Japanese video game giants, Nintendo, has reported a 541% surge in the company's net profits during the darkest and least profitable months of the COVID-19 pandemic, defying a worldwide shortage of its Switch consoles and a slender pipeline of in-house games. The year-on-year jump in sales and profits during the April to June quarter was far in excess of what analysts had expected.
The success was largely driven by sales of Animal Crossing: New Horizons, a whimsical, island-based fantasy game that captured both players' imaginations and wallets as the world retreated into its living rooms. From April to June, the Kyoto-based company reported a net profit of ¥106.5 billion ($1billion), up from ¥16.6billion a year ago. Sales rose 108% over the same period with combined shipments of the portable and hybrid version of the Switch jumping from 2.13 million to 5.68 million units.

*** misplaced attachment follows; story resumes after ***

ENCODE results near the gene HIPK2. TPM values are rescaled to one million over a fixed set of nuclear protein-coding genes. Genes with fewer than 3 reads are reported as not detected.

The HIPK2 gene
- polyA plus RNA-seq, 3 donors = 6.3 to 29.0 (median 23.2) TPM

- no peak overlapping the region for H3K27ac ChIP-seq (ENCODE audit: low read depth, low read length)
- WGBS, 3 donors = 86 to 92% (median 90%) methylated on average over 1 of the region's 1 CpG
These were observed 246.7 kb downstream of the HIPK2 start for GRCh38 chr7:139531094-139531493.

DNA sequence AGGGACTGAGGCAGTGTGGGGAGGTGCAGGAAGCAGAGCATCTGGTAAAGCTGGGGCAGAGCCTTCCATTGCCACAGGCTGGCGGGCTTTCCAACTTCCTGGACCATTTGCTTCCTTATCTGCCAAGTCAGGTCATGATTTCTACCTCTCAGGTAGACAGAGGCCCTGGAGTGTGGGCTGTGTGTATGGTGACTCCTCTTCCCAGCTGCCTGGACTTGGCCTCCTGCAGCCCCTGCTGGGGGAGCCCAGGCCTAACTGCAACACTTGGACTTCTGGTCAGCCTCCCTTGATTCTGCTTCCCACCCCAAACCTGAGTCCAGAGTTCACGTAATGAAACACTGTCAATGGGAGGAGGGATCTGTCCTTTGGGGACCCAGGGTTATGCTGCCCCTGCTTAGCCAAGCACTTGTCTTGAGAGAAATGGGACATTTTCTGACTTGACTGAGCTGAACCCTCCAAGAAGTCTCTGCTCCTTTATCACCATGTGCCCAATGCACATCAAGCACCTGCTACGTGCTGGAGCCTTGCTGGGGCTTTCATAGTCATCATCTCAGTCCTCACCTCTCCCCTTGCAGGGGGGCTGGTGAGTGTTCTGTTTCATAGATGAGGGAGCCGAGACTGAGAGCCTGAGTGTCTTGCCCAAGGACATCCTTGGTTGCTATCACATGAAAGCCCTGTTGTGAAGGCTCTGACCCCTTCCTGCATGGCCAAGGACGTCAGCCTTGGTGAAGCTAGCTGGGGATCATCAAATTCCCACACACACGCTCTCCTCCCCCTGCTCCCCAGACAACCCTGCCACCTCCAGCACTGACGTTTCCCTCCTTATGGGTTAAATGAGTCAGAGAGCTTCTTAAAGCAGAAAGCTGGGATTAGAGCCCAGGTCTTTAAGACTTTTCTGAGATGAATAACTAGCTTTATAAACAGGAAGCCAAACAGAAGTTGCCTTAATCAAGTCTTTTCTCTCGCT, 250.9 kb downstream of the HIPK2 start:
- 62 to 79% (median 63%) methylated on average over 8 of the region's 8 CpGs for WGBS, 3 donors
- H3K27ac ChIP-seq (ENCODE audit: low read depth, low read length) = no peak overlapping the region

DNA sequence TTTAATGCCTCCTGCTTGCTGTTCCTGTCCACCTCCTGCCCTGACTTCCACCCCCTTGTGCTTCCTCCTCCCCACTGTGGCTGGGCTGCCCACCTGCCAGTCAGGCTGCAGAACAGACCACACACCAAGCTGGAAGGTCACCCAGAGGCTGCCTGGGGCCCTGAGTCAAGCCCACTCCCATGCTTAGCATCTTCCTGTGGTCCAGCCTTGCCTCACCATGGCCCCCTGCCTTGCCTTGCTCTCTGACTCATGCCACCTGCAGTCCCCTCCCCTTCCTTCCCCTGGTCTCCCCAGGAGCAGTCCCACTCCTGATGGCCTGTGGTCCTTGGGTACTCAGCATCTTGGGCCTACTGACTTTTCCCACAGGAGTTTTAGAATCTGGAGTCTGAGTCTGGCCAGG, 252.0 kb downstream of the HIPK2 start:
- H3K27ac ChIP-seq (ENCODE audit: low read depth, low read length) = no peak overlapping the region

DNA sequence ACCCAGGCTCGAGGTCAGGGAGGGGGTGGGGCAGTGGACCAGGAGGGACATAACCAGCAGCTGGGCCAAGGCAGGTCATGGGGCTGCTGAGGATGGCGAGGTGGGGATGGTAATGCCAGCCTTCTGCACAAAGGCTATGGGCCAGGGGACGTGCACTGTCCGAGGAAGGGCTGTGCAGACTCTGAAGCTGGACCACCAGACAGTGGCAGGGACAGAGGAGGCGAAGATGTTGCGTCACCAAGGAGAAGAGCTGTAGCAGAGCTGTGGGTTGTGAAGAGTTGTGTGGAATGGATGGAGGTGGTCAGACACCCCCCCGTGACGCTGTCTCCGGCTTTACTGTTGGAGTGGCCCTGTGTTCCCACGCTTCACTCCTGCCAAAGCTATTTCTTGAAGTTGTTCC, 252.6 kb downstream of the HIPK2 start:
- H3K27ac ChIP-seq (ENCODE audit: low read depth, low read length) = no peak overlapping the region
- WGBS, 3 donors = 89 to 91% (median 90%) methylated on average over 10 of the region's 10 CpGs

'From April to June, the Kyoto-based company reported a net profit of ¥106.5 billion ($1billion)'
A new wave of infections has been forcing governments in Europe (the UK most notably) and elsewhere to reinstate lockdowns, Nintendo have revaluated its net profit forecast to 300 billion yen for the fiscal year to March 2021 from an earlier estimate of 200 billion yen. Full-year sales now are projected at 1.4 trillion yen, compared with 1.2 trillion yen forecast earlier. As the shops close and the roads become desolate in this (second) period of lockdown, we can all take heart that we can sit inside the house and use our Nintendo games consoles to pass away to time.